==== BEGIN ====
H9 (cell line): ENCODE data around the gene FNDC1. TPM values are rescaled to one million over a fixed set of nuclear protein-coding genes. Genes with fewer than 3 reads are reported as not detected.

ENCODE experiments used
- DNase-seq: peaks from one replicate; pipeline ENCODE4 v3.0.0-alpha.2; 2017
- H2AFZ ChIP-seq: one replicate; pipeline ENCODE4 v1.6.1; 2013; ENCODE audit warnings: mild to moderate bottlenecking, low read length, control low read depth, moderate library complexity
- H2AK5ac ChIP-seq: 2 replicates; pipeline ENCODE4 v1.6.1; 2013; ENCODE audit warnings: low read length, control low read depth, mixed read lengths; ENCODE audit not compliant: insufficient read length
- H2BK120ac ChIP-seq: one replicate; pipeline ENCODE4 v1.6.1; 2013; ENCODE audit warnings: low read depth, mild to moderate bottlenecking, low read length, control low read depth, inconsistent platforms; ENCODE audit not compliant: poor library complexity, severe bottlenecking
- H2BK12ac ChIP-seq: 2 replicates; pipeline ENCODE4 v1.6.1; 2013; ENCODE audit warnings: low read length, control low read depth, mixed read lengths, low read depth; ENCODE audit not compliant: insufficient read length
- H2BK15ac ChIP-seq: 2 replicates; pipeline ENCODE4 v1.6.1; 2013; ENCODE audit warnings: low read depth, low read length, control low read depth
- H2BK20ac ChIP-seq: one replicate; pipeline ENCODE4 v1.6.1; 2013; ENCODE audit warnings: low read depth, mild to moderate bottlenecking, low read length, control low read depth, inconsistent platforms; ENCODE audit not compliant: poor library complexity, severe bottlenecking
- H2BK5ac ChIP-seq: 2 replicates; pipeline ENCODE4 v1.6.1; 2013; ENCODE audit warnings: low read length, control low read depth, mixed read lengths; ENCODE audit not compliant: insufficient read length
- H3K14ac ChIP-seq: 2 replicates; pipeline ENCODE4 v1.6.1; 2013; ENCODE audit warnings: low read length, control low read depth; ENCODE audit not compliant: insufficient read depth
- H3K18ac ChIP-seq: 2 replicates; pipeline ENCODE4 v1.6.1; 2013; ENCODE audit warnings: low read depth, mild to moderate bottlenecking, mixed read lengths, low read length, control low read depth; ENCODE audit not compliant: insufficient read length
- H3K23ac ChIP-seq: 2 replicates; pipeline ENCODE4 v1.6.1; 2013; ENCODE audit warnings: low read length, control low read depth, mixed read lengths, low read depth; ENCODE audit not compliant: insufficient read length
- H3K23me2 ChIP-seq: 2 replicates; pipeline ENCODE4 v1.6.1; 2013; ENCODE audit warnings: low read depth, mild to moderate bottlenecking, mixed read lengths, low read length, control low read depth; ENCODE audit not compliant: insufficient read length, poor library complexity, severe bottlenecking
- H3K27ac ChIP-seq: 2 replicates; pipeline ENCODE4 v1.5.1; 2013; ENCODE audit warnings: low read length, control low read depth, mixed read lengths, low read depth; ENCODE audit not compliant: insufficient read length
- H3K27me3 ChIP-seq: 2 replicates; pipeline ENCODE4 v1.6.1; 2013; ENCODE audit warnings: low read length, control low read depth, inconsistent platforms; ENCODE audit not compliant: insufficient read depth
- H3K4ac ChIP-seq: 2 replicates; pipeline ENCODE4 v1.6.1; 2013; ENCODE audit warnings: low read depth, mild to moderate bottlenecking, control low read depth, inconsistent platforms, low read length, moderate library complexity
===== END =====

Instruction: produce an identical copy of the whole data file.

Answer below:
H9 (cell line): ENCODE data around the gene FNDC1. TPM values are rescaled to one million over a fixed set of nuclear protein-coding genes. Genes with fewer than 3 reads are reported as not detected.

ENCODE experiments used
- DNase-seq: peaks from one replicate; pipeline ENCODE4 v3.0.0-alpha.2; 2017
- H2AFZ ChIP-seq: one replicate; pipeline ENCODE4 v1.6.1; 2013; ENCODE audit warnings: mild to moderate bottlenecking, low read length, control low read depth, moderate library complexity
- H2AK5ac ChIP-seq: 2 replicates; pipeline ENCODE4 v1.6.1; 2013; ENCODE audit warnings: low read length, control low read depth, mixed read lengths; ENCODE audit not compliant: insufficient read length
- H2BK120ac ChIP-seq: one replicate; pipeline ENCODE4 v1.6.1; 2013; ENCODE audit warnings: low read depth, mild to moderate bottlenecking, low read length, control low read depth, inconsistent platforms; ENCODE audit not compliant: poor library complexity, severe bottlenecking
- H2BK12ac ChIP-seq: 2 replicates; pipeline ENCODE4 v1.6.1; 2013; ENCODE audit warnings: low read length, control low read depth, mixed read lengths, low read depth; ENCODE audit not compliant: insufficient read length
- H2BK15ac ChIP-seq: 2 replicates; pipeline ENCODE4 v1.6.1; 2013; ENCODE audit warnings: low read depth, low read length, control low read depth
- H2BK20ac ChIP-seq: one replicate; pipeline ENCODE4 v1.6.1; 2013; ENCODE audit warnings: low read depth, mild to moderate bottlenecking, low read length, control low read depth, inconsistent platforms; ENCODE audit not compliant: poor library complexity, severe bottlenecking
- H2BK5ac ChIP-seq: 2 replicates; pipeline ENCODE4 v1.6.1; 2013; ENCODE audit warnings: low read length, control low read depth, mixed read lengths; ENCODE audit not compliant: insufficient read length
- H3K14ac ChIP-seq: 2 replicates; pipeline ENCODE4 v1.6.1; 2013; ENCODE audit warnings: low read length, control low read depth; ENCODE audit not compliant: insufficient read depth
- H3K18ac ChIP-seq: 2 replicates; pipeline ENCODE4 v1.6.1; 2013; ENCODE audit warnings: low read depth, mild to moderate bottlenecking, mixed read lengths, low read length, control low read depth; ENCODE audit not compliant: insufficient read length
- H3K23ac ChIP-seq: 2 replicates; pipeline ENCODE4 v1.6.1; 2013; ENCODE audit warnings: low read length, control low read depth, mixed read lengths, low read depth; ENCODE audit not compliant: insufficient read length
- H3K23me2 ChIP-seq: 2 replicates; pipeline ENCODE4 v1.6.1; 2013; ENCODE audit warnings: low read depth, mild to moderate bottlenecking, mixed read lengths, low read length, control low read depth; ENCODE audit not compliant: insufficient read length, poor library complexity, severe bottlenecking
- H3K27ac ChIP-seq: 2 replicates; pipeline ENCODE4 v1.5.1; 2013; ENCODE audit warnings: low read length, control low read depth, mixed read lengths, low read depth; ENCODE audit not compliant: insufficient read length
- H3K27me3 ChIP-seq: 2 replicates; pipeline ENCODE4 v1.6.1; 2013; ENCODE audit warnings: low read length, control low read depth, inconsistent platforms; ENCODE audit not compliant: insufficient read depth
- H3K4ac ChIP-seq: 2 replicates; pipeline ENCODE4 v1.6.1; 2013; ENCODE audit warnings: low read depth, mild to moderate bottlenecking, control low read depth, inconsistent platforms, low read length, moderate library complexity